Colette is passionate about sharing her knowledge of thrifty living and self-sufficiency. She has developed her skills in self-reliance living in the suburbs, the city, and more recently, on her own Half-Acre Homestead. Colette lived five years completely off-grid and without running water in an eight by 24 foot tiny home while designing and building her own 18 by 24-foot eco-cabin. Her website, Half Acre Homestead is attracting followers from around the world who want to become more self-sufficient.  Colette invites you to stop by the Homestead and check out all of the great resources including the practical How To Guides, A Tiny Home Resource Center and her organic gardening stories on her blog. She shares her wholistic model (body/mind/spirit) for achieving self-sufficiency in her Free Course, "Growing Self-Sufficiency: The Whole Picture." Stop by the Homestead today to register free of charge!

6 thoughts on “5 Free Things You Can Do for Your Health Every Single Day”

  1. What a great list! Another free thing, that some people forget is free: exercise! Whether it’s a walk (like, out in nature, as you say above) or it’s some jogging in place, jumping jacks, counter push ups, real push ups, squats, lunges, or whatever. Free, good for you, and another stress buster.

    1. Hi Redbranch, Absolutely! I totally agree! In fact, every morning, I do some free exercise, stretching and qi gong like movements as I make my breakfast. I have discovered that a certain combination of these loosens up my back and makes for a much better day. As well, I have a dollar store skipping rope that I use to challenge myself aerobically. I get lots of muscle work on the farm, of course! However, i’m looking forward to improving my aerobic fitness this winter. I even bought “new” runners at the local thrift shop to prepare. Wish me luck!!!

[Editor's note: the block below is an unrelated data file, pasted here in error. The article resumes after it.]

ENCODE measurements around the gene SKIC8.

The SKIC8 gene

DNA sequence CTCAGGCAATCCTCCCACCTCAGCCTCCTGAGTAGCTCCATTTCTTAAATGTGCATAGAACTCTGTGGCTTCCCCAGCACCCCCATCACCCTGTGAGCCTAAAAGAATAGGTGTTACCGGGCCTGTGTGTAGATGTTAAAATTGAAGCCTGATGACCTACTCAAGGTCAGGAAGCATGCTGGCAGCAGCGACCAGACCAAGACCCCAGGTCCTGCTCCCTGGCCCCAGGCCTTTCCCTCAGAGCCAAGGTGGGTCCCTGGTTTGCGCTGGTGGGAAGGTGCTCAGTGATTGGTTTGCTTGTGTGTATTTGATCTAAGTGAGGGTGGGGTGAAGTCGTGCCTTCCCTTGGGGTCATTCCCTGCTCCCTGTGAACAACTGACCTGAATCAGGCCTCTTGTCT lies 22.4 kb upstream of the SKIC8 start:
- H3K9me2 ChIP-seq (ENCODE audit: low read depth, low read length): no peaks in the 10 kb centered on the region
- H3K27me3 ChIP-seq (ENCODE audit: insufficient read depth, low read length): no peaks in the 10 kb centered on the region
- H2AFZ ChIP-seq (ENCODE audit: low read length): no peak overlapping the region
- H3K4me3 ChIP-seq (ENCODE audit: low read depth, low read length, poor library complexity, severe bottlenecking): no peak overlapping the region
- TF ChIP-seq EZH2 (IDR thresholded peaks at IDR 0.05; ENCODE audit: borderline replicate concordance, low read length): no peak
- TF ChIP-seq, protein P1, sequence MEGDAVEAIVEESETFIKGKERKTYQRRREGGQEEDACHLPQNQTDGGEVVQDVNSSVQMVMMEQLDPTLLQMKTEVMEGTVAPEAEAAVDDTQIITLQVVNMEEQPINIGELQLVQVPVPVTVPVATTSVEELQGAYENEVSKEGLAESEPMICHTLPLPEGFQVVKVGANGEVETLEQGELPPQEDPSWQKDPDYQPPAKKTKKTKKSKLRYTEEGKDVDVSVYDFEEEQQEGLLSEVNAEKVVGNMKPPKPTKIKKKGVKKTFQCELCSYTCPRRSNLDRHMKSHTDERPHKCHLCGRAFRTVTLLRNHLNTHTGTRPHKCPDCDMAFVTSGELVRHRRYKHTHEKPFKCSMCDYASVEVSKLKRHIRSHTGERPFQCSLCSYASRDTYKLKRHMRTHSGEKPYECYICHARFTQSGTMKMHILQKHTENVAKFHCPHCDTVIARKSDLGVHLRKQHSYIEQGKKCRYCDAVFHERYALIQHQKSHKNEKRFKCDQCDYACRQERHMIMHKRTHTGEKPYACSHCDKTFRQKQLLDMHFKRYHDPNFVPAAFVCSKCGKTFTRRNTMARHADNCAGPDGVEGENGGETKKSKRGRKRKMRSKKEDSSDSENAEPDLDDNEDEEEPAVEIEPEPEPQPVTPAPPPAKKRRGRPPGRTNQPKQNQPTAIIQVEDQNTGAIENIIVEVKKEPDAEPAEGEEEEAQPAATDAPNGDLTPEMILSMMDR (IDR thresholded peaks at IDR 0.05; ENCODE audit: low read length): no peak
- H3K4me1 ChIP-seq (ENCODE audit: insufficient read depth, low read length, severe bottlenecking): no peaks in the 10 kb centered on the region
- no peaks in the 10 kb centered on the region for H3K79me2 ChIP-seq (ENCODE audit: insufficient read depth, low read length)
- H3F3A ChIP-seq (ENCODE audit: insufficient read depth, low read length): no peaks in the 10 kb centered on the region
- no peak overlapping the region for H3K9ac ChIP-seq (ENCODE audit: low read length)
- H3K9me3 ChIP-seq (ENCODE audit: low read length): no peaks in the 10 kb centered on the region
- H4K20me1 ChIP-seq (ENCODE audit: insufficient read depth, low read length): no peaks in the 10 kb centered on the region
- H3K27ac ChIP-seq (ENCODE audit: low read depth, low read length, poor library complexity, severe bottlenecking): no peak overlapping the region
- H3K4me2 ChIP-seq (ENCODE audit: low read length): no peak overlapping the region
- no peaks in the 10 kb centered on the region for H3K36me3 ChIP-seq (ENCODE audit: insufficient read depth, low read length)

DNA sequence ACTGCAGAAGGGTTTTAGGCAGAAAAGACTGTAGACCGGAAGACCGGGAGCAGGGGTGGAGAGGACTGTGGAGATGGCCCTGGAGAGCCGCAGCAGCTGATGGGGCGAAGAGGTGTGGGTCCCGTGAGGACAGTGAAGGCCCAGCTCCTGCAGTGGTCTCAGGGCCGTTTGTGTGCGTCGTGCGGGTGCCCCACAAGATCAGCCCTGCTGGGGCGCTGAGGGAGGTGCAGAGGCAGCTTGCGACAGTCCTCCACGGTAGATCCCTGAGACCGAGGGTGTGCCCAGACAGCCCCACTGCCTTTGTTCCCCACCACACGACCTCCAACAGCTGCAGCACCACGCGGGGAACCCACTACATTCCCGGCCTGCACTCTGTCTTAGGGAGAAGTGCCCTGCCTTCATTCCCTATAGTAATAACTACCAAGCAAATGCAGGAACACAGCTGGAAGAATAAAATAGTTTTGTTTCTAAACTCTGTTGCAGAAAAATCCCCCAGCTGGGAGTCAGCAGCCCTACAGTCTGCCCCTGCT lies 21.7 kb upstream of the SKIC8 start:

2. Totally agree! The things on this list are great, and the many forms of exercise are also wonderful stress busters. Bicycling, yoga, tai chi, a very lengthy list ways ways we can manage the stress. And best of all: they’re free!

    1. Hi Jayne, Yes, absolutely! Exercise is a key to good health, I believe. I get so much of my “workout” these days from milking 250 cows, but i always add in more. I did tai chi regularly a number of years ago. I loved it! Our leader was a deeply inspiring gentleman who persevered in tai chi despite a significant physical disability. I admired him greatly and it just made the group practice all the more meaningful.

  3. A change of venue is always good. While you may *not* be able to get outside per se, getting away from where you spend most of your time can be beneficial.
    Deep breaths serve many purposes – allows one to think before speaking.
    I am of the opinion that sleep is and should be on the top of the list when it comes to ones health/success in life. I call bullsh*t whenever I read a (usually grossly overpaid) “successful” person brag that he (he, usually he) only “needs” four hours of sleep a night. No doubt easier to be an a*hole to line your own pocket and the “shareholders” by telling hard working people they are out of a job when you’re sleep deprived.
    Inner voices are the devil on one should, angel on the other – at times both need to be ignored.

    1. Hi Selena, I do so agree about sleep. I find that it is quite undervalued in North American culture. I have always needed more sleep than average….at least 8 or 9 hours to feel good. I would never cut this, as I just feel terrible without it. I have also come across stories of all these sleep-deprived “successful” people: to me, it just shows what a limited definition of success this culture generally offers. For me, money isn’t that high on the list; values, love and people are: not things that will turn record profits for shareholders, but valuable to me. Thanks for your comments on the article. Much appreciated!